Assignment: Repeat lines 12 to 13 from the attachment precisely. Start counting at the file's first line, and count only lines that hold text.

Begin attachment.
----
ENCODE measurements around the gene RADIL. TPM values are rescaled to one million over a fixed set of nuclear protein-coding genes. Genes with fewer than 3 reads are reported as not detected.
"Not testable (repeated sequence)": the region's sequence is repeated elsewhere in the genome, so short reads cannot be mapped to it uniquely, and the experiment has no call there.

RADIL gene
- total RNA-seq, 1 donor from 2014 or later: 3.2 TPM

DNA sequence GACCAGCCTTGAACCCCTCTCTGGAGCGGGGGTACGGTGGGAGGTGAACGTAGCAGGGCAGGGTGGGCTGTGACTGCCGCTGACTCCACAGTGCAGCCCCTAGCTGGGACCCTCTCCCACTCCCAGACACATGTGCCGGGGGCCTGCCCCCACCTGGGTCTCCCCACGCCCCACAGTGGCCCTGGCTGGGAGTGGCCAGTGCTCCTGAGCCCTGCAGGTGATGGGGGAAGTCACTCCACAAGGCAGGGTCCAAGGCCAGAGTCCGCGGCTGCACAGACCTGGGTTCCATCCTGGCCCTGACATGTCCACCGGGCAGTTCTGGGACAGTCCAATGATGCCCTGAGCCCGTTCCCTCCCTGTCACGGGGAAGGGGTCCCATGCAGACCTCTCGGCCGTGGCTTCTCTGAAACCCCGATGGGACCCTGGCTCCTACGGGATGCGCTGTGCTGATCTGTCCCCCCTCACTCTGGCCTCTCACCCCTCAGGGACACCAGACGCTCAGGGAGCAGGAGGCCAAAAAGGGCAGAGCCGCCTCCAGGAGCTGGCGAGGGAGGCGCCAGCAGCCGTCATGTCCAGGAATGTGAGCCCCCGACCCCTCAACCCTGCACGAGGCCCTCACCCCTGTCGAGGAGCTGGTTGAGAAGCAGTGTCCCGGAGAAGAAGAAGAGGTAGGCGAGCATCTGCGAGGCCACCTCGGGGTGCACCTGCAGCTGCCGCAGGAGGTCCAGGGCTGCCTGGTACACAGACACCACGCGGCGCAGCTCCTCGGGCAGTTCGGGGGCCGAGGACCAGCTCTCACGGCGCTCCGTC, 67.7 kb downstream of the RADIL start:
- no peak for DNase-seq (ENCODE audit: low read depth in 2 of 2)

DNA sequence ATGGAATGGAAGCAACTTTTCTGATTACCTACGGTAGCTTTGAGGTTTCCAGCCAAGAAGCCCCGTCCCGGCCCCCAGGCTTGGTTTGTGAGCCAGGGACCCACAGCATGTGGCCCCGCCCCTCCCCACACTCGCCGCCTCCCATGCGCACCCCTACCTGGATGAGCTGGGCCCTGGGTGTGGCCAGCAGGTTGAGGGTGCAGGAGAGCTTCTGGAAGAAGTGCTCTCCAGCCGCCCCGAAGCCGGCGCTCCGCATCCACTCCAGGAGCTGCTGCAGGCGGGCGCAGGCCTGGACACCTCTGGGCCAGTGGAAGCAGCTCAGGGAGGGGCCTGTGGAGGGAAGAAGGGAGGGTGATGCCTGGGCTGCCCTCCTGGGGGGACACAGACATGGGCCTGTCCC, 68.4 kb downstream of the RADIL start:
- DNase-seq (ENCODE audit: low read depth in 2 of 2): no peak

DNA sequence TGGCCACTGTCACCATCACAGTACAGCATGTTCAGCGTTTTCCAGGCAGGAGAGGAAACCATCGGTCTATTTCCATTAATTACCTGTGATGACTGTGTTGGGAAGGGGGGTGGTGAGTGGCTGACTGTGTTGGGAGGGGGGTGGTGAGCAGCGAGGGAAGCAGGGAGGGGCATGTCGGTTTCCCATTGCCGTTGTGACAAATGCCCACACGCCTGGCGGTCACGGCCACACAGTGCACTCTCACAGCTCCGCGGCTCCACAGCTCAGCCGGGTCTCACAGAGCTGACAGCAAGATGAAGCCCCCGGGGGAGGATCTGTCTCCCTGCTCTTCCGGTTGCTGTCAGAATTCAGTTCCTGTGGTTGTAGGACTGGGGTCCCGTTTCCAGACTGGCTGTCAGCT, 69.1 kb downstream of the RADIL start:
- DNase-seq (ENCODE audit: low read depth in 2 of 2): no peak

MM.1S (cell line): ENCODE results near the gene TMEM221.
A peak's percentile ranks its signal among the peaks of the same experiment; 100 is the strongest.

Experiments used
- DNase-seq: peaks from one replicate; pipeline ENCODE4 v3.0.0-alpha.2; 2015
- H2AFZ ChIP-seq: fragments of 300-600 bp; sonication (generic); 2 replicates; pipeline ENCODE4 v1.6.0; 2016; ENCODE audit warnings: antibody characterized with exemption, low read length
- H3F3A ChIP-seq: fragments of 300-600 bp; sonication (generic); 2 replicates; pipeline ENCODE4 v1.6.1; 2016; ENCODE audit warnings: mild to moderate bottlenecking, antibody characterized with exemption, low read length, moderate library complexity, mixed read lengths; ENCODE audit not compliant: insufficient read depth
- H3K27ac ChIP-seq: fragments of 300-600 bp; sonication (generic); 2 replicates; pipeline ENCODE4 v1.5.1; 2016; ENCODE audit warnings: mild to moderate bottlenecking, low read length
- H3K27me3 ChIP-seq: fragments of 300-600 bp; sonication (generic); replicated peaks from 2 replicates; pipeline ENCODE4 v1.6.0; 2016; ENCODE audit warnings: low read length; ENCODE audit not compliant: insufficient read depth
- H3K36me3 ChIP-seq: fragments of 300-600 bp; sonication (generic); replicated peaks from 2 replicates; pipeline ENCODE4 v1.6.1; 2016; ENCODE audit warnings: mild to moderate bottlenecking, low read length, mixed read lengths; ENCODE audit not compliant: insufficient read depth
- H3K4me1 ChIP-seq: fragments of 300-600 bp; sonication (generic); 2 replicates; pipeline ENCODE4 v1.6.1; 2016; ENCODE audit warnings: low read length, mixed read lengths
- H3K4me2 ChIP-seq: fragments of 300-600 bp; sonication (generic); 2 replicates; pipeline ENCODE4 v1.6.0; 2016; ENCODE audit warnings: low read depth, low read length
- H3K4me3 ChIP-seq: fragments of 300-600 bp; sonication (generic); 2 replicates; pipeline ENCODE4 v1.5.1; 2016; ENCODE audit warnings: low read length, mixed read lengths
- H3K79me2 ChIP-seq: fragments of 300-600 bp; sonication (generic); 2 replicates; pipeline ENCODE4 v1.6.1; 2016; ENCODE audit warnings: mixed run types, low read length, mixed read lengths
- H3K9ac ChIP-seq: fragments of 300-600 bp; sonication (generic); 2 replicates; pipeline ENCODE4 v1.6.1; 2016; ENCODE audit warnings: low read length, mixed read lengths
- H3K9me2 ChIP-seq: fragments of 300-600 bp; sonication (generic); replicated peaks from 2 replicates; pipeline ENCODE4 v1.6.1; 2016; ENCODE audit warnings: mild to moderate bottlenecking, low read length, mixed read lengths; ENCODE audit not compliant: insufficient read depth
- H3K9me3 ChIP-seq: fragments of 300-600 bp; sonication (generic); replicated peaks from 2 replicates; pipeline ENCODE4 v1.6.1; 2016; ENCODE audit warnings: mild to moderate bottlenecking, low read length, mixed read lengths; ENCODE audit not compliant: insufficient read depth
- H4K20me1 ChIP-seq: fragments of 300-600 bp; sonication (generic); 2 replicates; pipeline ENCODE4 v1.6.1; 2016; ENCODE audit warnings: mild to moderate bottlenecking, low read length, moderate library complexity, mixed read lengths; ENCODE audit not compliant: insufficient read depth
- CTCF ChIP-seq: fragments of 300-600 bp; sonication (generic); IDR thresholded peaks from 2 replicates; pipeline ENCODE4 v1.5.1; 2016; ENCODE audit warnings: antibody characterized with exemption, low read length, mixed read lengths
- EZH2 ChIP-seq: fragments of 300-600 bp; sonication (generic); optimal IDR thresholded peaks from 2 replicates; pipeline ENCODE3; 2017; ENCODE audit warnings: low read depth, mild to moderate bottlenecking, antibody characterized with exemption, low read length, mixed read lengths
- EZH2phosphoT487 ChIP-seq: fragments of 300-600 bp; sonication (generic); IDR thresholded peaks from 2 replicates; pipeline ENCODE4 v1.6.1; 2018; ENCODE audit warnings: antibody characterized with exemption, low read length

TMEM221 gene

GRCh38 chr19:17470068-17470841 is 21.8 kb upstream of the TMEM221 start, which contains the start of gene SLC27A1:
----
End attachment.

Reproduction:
A peak's percentile ranks its signal among the peaks of the same experiment; 100 is the strongest.

Experiments used